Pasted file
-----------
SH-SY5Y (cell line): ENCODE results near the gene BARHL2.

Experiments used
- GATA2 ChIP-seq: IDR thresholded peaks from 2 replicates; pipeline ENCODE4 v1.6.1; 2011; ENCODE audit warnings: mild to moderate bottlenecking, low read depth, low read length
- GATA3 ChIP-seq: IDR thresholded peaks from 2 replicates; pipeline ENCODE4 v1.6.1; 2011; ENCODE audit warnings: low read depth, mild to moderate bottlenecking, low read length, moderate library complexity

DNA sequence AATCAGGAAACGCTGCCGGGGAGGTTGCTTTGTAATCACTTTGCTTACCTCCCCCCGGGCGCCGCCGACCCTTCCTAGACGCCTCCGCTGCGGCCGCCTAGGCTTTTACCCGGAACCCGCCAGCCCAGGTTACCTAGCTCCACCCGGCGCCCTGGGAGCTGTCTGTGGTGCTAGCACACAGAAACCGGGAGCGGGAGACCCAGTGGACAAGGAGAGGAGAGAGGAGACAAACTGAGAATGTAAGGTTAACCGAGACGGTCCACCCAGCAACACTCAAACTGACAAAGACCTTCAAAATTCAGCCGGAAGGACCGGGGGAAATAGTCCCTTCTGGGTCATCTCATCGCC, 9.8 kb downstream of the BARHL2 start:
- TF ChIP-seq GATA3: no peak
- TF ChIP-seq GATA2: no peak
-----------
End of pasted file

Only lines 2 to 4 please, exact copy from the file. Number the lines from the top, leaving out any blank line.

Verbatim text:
Experiments used
- GATA2 ChIP-seq: IDR thresholded peaks from 2 replicates; pipeline ENCODE4 v1.6.1; 2011; ENCODE audit warnings: mild to moderate bottlenecking, low read depth, low read length
- GATA3 ChIP-seq: IDR thresholded peaks from 2 replicates; pipeline ENCODE4 v1.6.1; 2011; ENCODE audit warnings: low read depth, mild to moderate bottlenecking, low read length, moderate library complexity